On removing the pistons I discovered a sizeable chunk of casting was missing from No.1cylinder so that needed to be lined. Again, that I handed to Peter Edney who rebored +060" and fitted high quality pistons. All the core plugs were renewed and the block thoroughly cleaned.

Other machining work included shaping the head suitable for use with a supercharger and the installation of larger valves/springs and bronze guides with conversion to unleaded. I sent the oil pump with some new gears to another machinist to have them machined to match. Care needs to be taken on reassembly because the cir clip that Moss and others supply is too thin. Failure of this tiny part to stay in it's groove can spell disastrous results for the engine!

One thing that needed attention was the method of oil filtering. As mentioned, the original pre 1960 canister had been left in situ. I replaced it with a modern spin on type that is cunningly concealed in a container that is indistinguishable from the original canister.
 

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thexav

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Wow this is really interesting, thanks for sharing, I'll be keeping an eye out for updates on this project.
 

Restoman

Wrench Pro
Points
48
Location
Derby
Car
1949 MG TC
Thank you for following! I would welcome ANY questions about my project as there are whole areas that have become obsolete that I have needed to learn about and deal with. There are fewer young people taking an interest in VERY old cars these days for the simple reason that they are inherently slow. We have also come a long way in terms of safety so I am hoping to tackle both issues.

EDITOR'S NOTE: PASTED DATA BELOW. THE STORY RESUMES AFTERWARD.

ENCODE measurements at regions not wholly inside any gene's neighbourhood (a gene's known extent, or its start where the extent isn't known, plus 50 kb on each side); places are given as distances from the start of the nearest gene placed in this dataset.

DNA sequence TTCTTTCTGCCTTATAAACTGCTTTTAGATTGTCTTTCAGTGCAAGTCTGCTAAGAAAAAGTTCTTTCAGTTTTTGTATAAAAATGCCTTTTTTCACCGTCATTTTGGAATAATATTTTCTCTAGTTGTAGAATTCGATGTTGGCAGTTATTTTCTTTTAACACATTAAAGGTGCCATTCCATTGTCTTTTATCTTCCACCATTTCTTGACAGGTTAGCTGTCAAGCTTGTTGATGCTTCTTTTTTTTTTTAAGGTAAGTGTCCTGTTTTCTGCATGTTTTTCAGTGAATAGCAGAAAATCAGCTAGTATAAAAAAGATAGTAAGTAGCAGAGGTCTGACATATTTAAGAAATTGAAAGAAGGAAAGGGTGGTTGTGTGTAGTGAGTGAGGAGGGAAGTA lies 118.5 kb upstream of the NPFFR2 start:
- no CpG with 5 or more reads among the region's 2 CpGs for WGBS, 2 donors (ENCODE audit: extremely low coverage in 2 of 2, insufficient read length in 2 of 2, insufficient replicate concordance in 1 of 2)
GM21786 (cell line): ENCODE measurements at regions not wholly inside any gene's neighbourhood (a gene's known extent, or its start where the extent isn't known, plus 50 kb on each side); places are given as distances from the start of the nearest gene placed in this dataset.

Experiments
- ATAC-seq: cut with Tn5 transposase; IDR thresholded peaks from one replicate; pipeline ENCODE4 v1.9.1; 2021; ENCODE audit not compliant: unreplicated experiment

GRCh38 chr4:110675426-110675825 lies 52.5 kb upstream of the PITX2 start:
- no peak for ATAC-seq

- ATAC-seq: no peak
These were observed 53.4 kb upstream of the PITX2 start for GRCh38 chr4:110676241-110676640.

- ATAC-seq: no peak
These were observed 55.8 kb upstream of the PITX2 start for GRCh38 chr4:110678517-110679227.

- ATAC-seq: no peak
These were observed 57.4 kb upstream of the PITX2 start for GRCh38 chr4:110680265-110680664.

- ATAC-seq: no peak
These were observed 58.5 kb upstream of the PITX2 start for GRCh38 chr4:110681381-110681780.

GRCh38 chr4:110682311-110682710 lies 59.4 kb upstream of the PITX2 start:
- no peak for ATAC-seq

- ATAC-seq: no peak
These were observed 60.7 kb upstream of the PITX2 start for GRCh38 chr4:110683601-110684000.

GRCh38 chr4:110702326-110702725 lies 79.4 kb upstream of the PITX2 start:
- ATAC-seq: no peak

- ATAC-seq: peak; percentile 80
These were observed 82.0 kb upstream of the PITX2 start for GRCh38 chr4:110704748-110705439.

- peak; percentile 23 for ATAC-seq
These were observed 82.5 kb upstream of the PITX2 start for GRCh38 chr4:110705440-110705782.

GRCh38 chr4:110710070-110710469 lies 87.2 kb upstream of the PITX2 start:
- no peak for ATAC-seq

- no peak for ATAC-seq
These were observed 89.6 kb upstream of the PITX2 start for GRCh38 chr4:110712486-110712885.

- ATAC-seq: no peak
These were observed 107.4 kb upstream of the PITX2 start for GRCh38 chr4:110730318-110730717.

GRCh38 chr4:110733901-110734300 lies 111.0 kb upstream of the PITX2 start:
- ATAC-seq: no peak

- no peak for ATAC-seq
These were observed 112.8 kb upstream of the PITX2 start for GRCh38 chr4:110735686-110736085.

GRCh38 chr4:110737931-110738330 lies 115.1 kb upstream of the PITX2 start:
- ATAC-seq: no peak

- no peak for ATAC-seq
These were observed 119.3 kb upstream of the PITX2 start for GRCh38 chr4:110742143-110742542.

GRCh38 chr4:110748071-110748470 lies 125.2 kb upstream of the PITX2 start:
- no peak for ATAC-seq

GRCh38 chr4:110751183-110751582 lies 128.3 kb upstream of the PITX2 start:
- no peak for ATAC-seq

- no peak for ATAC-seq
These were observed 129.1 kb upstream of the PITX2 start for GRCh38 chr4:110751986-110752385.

One of the reasons owners of T type MGs have made changes is nothing to do with performance, handling or safety. These XPAG engines tend to run faster than is comfortable in any given gear which can be rather wearing on a long trip. The engine speed also contributes to a noticeable amount of wear. My answer was to try and match the maximum available performance with the best possible gearing. To that end I have fitted an Eaton M45 supercharger with 1 3/4" SU (and genuine K&N filter) and a 5 speed type 9 Ford gearbox I noticed that first gear was even lower than on the TC so I requested a modified higher 1st gear. This was more expensive but I think it will pay dividends.